Weighted average PD

 

Weighted average LGD

Group

Wholesale

banking

Retail

banking

 

Wholesale

banking

Retail

banking

Group 1

3.51%

1.84%

 

17.59%

63.25%

Group 2

24.83%

52.16%

 

21.32%

60.40%

Segment average

5.90%

9.33%

 

18.01%

62.82%

 

· Migration of staging

 

The CBUAE regulations allows the staging of the Group 1 customers to remain unchanged for the duration of the crisis. Similarly, the Group 2 customers will not be normally migrated to stage 3 based on their financial performance as the impact of Covid-19 is not expected to be permanent in nature. The Bank has applied these principles, however some of the customer's stage has been downgraded post the end of the deferral period. In addition, as per the latest CBUAE guidelines, Group 2 customers who were under stage 1 have been migrated to stage 2.

 

6.  Coronavirus (Covid-19) outbreak and its impact on ADCB Group (continued)

 

Payment deferrals (continued)

 

The stage wise classification of customers availing payment deferrals (by business segment):

 

 

 

As at December 31, 2020

 

 

 

Payment deferrals

 

Exposure

Impairment

allowance

Segment

Stage

Group

AED'000

AED'000

AED'000

 

 

 

 

 

 

Wholesale banking

Stage 1

Group 1

  4,736,298

  46,919,251

  206,500

 

 

Group 2

  - 

  - 

  - 

 

 

 

  4,736,298

  46,919,251

  206,500

 

 

 

 

 

 

 

Stage 2

Group 1

  284,878

  1,971,212

  81,214

 

 

Group 2

  1,398,193

  5,446,285

  661,627

 

 

 

  1,683,071

  7,417,497

  742,841

 

 

 

 

 

 

 

Stage 3

Group 1

  - 

  - 

  - 

 

 

Group 2

  273,125

  501,597

  57,628

 

 

 

  273,125

  501,597

  57,628

 

 

 

 

 

 

 

POCI

Group 1

  - 

  - 

  - 

 

 

Group 2

  20,391

  218,363

  3,664

 

 

 

  20,391

  218,363

  3,664

 

 

 

 

 

 

Total

 

 

  6,712,885

  55,056,708

  1,010,633

 

 

 

 

 

 

Retail banking

Stage 1

Group 1

  352,210

  4,945,479

  43,380

 

 

Group 2

  - 

  - 

  - 

 

 

 

  352,210

  4,945,479

  43,380

 

 

 

 

 

 

 

Stage 2

Group 1

  - 

  - 

  - 

 

 

Group 2

  312,533

  701,966

  243,029

 

 

 

  312,533

  701,966

  243,029

 

 

 

 

 

 

 

Stage 3

Group 1

  - 

  - 

  - 

 

 

Group 2

  100,070

  175,920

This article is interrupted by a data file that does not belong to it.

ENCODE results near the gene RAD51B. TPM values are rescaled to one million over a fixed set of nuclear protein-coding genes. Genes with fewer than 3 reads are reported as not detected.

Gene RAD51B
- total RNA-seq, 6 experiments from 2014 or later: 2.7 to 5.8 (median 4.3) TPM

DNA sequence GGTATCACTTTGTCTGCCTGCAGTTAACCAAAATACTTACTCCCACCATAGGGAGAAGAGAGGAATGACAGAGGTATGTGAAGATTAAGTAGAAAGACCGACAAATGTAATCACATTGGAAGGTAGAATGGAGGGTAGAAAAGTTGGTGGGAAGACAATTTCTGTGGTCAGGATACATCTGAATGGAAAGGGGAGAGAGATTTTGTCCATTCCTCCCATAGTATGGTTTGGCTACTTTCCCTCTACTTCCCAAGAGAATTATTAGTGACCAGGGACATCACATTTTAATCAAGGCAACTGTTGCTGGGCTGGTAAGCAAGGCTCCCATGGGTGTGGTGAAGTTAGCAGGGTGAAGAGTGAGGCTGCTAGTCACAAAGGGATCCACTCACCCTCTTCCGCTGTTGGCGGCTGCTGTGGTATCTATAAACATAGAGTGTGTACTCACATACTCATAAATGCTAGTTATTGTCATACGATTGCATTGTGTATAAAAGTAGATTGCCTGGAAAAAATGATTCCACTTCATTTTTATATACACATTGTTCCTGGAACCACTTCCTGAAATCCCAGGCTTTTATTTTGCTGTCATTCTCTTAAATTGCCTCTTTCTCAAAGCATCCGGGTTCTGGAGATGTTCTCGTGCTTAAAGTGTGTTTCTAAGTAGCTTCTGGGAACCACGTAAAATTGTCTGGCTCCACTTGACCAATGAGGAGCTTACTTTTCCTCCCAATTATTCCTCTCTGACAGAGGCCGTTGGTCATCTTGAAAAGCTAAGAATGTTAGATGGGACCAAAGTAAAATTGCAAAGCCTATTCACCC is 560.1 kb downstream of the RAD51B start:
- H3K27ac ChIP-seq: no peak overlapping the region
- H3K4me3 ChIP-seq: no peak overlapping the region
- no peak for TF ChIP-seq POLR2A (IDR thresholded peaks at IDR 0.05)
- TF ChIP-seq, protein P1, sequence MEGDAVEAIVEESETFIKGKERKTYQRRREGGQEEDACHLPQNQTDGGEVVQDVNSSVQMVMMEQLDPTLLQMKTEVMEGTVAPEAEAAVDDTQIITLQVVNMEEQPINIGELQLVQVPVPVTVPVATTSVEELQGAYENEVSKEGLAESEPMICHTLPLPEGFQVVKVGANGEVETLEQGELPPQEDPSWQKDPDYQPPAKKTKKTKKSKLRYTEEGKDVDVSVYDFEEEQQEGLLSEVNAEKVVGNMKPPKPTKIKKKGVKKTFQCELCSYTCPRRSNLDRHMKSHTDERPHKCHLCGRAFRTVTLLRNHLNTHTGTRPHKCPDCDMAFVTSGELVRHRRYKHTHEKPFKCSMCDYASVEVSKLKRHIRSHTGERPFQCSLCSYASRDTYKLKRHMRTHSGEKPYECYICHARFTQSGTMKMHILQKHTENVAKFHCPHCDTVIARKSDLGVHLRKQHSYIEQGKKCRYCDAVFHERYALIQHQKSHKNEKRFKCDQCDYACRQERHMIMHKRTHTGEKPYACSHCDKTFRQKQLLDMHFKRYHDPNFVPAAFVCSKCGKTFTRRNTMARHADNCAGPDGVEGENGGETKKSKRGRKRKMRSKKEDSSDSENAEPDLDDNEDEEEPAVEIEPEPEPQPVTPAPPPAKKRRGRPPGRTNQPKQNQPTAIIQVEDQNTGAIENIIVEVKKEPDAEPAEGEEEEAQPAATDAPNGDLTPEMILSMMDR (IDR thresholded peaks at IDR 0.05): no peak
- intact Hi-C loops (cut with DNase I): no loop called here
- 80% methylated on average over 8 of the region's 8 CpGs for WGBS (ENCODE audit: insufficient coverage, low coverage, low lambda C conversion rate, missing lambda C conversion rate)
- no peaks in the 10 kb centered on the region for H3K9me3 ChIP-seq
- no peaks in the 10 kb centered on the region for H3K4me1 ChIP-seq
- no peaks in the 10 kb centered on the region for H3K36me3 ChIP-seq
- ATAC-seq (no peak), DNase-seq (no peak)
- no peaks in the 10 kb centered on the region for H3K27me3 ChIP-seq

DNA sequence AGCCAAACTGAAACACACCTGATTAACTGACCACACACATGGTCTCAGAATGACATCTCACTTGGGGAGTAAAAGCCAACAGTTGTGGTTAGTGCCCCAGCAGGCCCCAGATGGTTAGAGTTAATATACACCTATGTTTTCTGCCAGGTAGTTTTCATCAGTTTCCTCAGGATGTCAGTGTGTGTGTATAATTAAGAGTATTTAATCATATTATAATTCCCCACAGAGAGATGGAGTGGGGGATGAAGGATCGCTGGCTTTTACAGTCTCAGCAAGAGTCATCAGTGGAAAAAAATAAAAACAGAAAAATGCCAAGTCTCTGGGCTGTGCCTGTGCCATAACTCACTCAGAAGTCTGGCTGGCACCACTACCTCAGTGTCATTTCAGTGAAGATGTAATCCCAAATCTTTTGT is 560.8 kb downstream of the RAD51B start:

96,916

 

 

 

  100,070

  175,920

  96,916

 

 

 

 

 

 

Total

 

 

  764,813

  5,823,365

  383,325

 

 

 

 

 

 

Grand total

 

 

  7,477,698

  60,880,073

  1,393,958

 

 

 

 

6.  Coronavirus (Covid-19) outbreak and its impact on ADCB Group (continued)

 

Payment deferrals (continued)

 

Stage migration of exposure since January 1, 2020, of customers benefiting from payment deferrals (by business segment):

 

 

Stage 1

Stage 2

Stage 3(*)

POCI

Total

Wholesale banking

AED'000

AED'000

AED'000

AED'000

AED'000

As at January 1, 2020

46,481,920

5,871,434

253,732

139,318

52,746,404

- Transfer from stage 1 to stage 2

(2,062,953)

2,062,953

-

-

-

- Transfer from stage 1 to stage 3

(121,410)

-

121,410

-

-

- Transfer from stage 2 to stage 1

855,062

(855,062)

-

-

-

- Transfer from stage 2 to stage 3

-

(40,362)

40,362

-

-

- Transfer from stage 3 to stage 2

-

36,618

(36,618)

-

-

Changes in exposure within same stage

1,766,632

341,916

122,711

79,045

2,310,304

As at December 31, 2020

46,919,251

7,417,497

501,597

218,363

55,056,708

 

 

 

Stage 1

Stage 2

Stage 3(*)

POCI

Total

Retail banking

AED'000

AED'000

AED'000

AED'000

AED'000

As at January 1, 2020

5,169,588

260,962

13,912

-

5,444,462

- Transfer from stage 1 to stage 2

(472,014)

472,014

-

-

-

- Transfer from stage 1 to stage 3

(116,498)

-

116,498

-

-

- Transfer from stage 2 to stage 1

97,807

(97,807)

-

-

-

- Transfer from stage 2 to stage 3

-

(20,887)

20,887

-

-

- Transfer from stage 3 to stage 2

-

12,776

(12,776)

-

-

Changes in exposure within same stage

266,597

74,907

37,399

-

378,903

As at December 31, 2020

4,945,480

701,965

175,920

-

5,823,365

(*) as per CBUAE guidelines, the Group has extended payment deferrals under TESS only to stage 1 and stage 2 loans. Certain exposures had been subsequently migrated to stage 3 in exceptional circumstances where customer's debt servicing capacity was expected to be permanently impaired

 

 

6.   Coronavirus (Covid-19) outbreak and its impact on ADCB   Group (continued)

 

Payment deferrals (continued)

 

The internal rating classification of customers availing payment deferrals as at December 31, 2020:

 

 

Group 1

 

Group 2

 

Total

 

Internal

rating

Payment deferrals

Exposure

Impairment

allowance

 

Payment deferrals

Exposure

Impairment

allowance

 

Payment deferrals

 

Exposure

Impairment

allowance

AED'000

AED'000

AED'000

 

AED'000

AED'000

AED'000

 

AED'000

AED'000

AED'000

Grades 1-4

1,034,679

14,316,154

5,114

 

72,000

340,239

870

 

1,106,679

14,656,393

5,984

Grades 5-6

3,516,261

31,476,312

166,409

 

  536,148

  3,211,019

  449,325

 

  4,052,409

  34,687,331

  615,734

Grade 7

  402,295

  2,790,499

  107,941

 

  778,077

  1,847,316

  201,977

 

  1,180,372

  4,637,815

  309,918

Grades 8-10

  - 

  - 

  - 

 

  291,519

  710,605

  56,504

 

  291,519

  710,605

  56,504

Unrated

420,151

5,252,977

51,630

 

  426,568

  934,952

  354,188

 

  846,719

  6,187,929

  405,818

Total

5,373,386

  53,835,942

331,094

 

2,104,312

7,044,131

1,062,864

 

7,477,698

60,880,073

1,393,958

 

 

 

7.  Cash and balances with central banks, net

 

 

 

 

 

 

 

As at

 

As at

 

 

 

 

 

 

December 31

 

December 31

 

 

 

 

 

 

2020

 

2019

 

 

 

 

 

 

 AED'000

 

AED'000

 

 

 

 

 

 

 

 

 

Cash on hand

 

 

 

 

1,682,035

 

1,830,228

Balances with central banks (*)

 

 

 

 

17,608,390

 

2,854,588